What most people don’t know about pricing is that it requires a lot of considerations. Every smart businessman would agree that pricing is more than just assigning a number to an object. Those numbers you see in sales tags arent the work of a whim; they’re the product of refined business thinking.
A lot of factors need to be considered before deciding on the perfect pricing model. You have to look at it from two major perspectives: yours and your customers’.
From your end, it’s wise to consider what type of product you sell. If you’re selling branded goods, look at how the market treats them. Your move will basically depend on how your competitors play the game. You can’t sell Cheetos for twice the price of your competitors, neither can you sell it for way lower than the standard. On the other hand, if you sell your own products (i.e. products specially made for you), you can price based on value.
You also need to consider the size of your team. The higher the pricing of your store, the less traffic you see in a daily basis. This works the other way around, too. The lower your pricing, the higher is your expected daily traffic. So if you offer cheap prices and have a small staff, you might want to reassess your business structure.
This perspective boils down to one question: If you were the customer, how much would you pay for your product?
To answer this question, you first need to know who your customer is. To what niche does he belong? How many customers like him do you have? Once you have the answers, you basically have the data for designing your prices.
“Pricing is actually a pretty simple and straightforward thing. Customers will not pay literally a penny more than the value of a product.”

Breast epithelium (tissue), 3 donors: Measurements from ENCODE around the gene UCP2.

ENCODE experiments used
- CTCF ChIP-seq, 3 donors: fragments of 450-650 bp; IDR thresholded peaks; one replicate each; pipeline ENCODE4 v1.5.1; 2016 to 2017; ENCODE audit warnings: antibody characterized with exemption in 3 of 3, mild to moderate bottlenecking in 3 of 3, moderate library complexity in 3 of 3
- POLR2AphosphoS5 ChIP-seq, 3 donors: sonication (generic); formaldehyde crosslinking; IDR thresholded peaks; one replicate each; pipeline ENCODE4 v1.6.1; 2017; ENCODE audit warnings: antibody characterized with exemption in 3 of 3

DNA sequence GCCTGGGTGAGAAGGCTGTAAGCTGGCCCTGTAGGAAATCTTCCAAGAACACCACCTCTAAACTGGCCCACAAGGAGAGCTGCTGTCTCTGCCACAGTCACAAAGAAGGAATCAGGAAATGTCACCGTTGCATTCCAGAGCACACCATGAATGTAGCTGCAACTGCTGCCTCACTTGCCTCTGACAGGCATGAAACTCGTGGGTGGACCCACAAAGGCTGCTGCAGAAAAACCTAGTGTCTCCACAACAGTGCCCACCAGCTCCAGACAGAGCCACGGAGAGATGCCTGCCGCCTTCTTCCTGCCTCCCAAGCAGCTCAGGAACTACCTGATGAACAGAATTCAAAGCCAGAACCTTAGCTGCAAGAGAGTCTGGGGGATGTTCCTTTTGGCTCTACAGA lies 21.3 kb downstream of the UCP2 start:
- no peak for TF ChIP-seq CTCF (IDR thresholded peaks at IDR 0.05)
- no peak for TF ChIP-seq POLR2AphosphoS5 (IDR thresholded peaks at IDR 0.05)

And since pricing is partly scientific, identifying your best price points would be a smart move. A price point, as Webster Dictionary describes it, is the standard price set by the manufacturer for a product. Price points are important because consumers react differently to how numbers are arranged. A dress priced at 39.99 may leave a better impression than the same dress priced at 40. Learn some basic consumer psychology so you’d know what sells and what doesn’t.
While were at it, here’s what Ron Johnson said about pricing: “Pricing is actually a pretty simple and straightforward thing. Customers will not pay literally a penny more than the value of a product.”
Entrepreneur Media, Inc. lists three kinds of price points: prestige, popular, and competitive.
Price Line # 1: Prestige
This price line gives your brand a sort of mighty air. Since it’s positioned at the top of the pyramid, it drives less traffic, but not necessarily less sales. The prestige line will boost your reputation since expensive products are generally deemed as good in quality and dependable in terms of features.
Price Line # 2: Popular
The average price line is where regular businessmen settle because it caters to the largest group of customers. Since it’s neither too expensive nor too cheap, it has the largest following.
Price Line # 3: Competitive
This price line is mostly used by stores in the competitive market. Usually, the aim of businesses that compete in this line is to contend with similar stores nearby.
A good pricing strategy can get you through one phase of your business. Try to understand how it works so you can keep your business on track. (PA)